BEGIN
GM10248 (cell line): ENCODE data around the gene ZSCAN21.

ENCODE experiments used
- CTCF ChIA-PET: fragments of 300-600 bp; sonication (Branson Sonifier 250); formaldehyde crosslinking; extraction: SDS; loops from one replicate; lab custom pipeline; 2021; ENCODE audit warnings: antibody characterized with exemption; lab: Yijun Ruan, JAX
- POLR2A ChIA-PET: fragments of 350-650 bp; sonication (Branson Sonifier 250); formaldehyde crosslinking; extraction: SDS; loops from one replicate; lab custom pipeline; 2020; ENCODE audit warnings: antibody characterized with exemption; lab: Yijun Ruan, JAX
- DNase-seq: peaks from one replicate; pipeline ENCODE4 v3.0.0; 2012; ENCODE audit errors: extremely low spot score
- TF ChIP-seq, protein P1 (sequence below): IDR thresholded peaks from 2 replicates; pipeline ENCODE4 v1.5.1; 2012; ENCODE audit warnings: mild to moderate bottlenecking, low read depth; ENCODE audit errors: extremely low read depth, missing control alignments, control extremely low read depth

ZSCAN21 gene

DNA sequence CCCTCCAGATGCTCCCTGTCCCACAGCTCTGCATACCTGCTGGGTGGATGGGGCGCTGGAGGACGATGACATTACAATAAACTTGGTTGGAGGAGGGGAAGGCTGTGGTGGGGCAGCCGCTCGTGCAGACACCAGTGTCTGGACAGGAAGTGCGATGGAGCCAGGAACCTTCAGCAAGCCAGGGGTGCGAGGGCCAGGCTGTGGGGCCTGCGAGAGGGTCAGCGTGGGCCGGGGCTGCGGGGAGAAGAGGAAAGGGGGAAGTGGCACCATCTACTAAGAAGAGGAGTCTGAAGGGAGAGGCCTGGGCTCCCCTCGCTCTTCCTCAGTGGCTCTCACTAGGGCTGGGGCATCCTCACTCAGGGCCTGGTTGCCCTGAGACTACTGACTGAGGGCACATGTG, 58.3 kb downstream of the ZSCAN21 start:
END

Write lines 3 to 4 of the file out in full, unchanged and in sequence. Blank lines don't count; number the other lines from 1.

- CTCF ChIA-PET: fragments of 300-600 bp; sonication (Branson Sonifier 250); formaldehyde crosslinking; extraction: SDS; loops from one replicate; lab custom pipeline; 2021; ENCODE audit warnings: antibody characterized with exemption; lab: Yijun Ruan, JAX
- POLR2A ChIA-PET: fragments of 350-650 bp; sonication (Branson Sonifier 250); formaldehyde crosslinking; extraction: SDS; loops from one replicate; lab custom pipeline; 2020; ENCODE audit warnings: antibody characterized with exemption; lab: Yijun Ruan, JAX